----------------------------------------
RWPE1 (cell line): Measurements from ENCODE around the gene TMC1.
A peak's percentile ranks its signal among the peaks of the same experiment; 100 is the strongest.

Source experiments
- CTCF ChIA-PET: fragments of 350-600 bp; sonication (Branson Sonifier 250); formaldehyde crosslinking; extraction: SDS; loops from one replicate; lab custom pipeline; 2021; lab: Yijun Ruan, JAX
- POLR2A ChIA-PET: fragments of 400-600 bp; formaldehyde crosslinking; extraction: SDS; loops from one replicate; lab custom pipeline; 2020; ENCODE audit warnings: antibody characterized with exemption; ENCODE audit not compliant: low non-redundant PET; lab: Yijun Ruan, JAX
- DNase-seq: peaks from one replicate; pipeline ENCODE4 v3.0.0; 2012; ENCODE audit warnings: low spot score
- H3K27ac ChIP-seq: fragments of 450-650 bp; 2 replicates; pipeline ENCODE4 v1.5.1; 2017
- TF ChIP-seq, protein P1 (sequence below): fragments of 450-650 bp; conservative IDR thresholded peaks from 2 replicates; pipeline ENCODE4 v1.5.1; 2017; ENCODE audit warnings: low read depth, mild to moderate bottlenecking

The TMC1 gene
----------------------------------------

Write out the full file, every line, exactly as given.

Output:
RWPE1 (cell line): Measurements from ENCODE around the gene TMC1.
A peak's percentile ranks its signal among the peaks of the same experiment; 100 is the strongest.

Source experiments
- CTCF ChIA-PET: fragments of 350-600 bp; sonication (Branson Sonifier 250); formaldehyde crosslinking; extraction: SDS; loops from one replicate; lab custom pipeline; 2021; lab: Yijun Ruan, JAX
- POLR2A ChIA-PET: fragments of 400-600 bp; formaldehyde crosslinking; extraction: SDS; loops from one replicate; lab custom pipeline; 2020; ENCODE audit warnings: antibody characterized with exemption; ENCODE audit not compliant: low non-redundant PET; lab: Yijun Ruan, JAX
- DNase-seq: peaks from one replicate; pipeline ENCODE4 v3.0.0; 2012; ENCODE audit warnings: low spot score
- H3K27ac ChIP-seq: fragments of 450-650 bp; 2 replicates; pipeline ENCODE4 v1.5.1; 2017
- TF ChIP-seq, protein P1 (sequence below): fragments of 450-650 bp; conservative IDR thresholded peaks from 2 replicates; pipeline ENCODE4 v1.5.1; 2017; ENCODE audit warnings: low read depth, mild to moderate bottlenecking

The TMC1 gene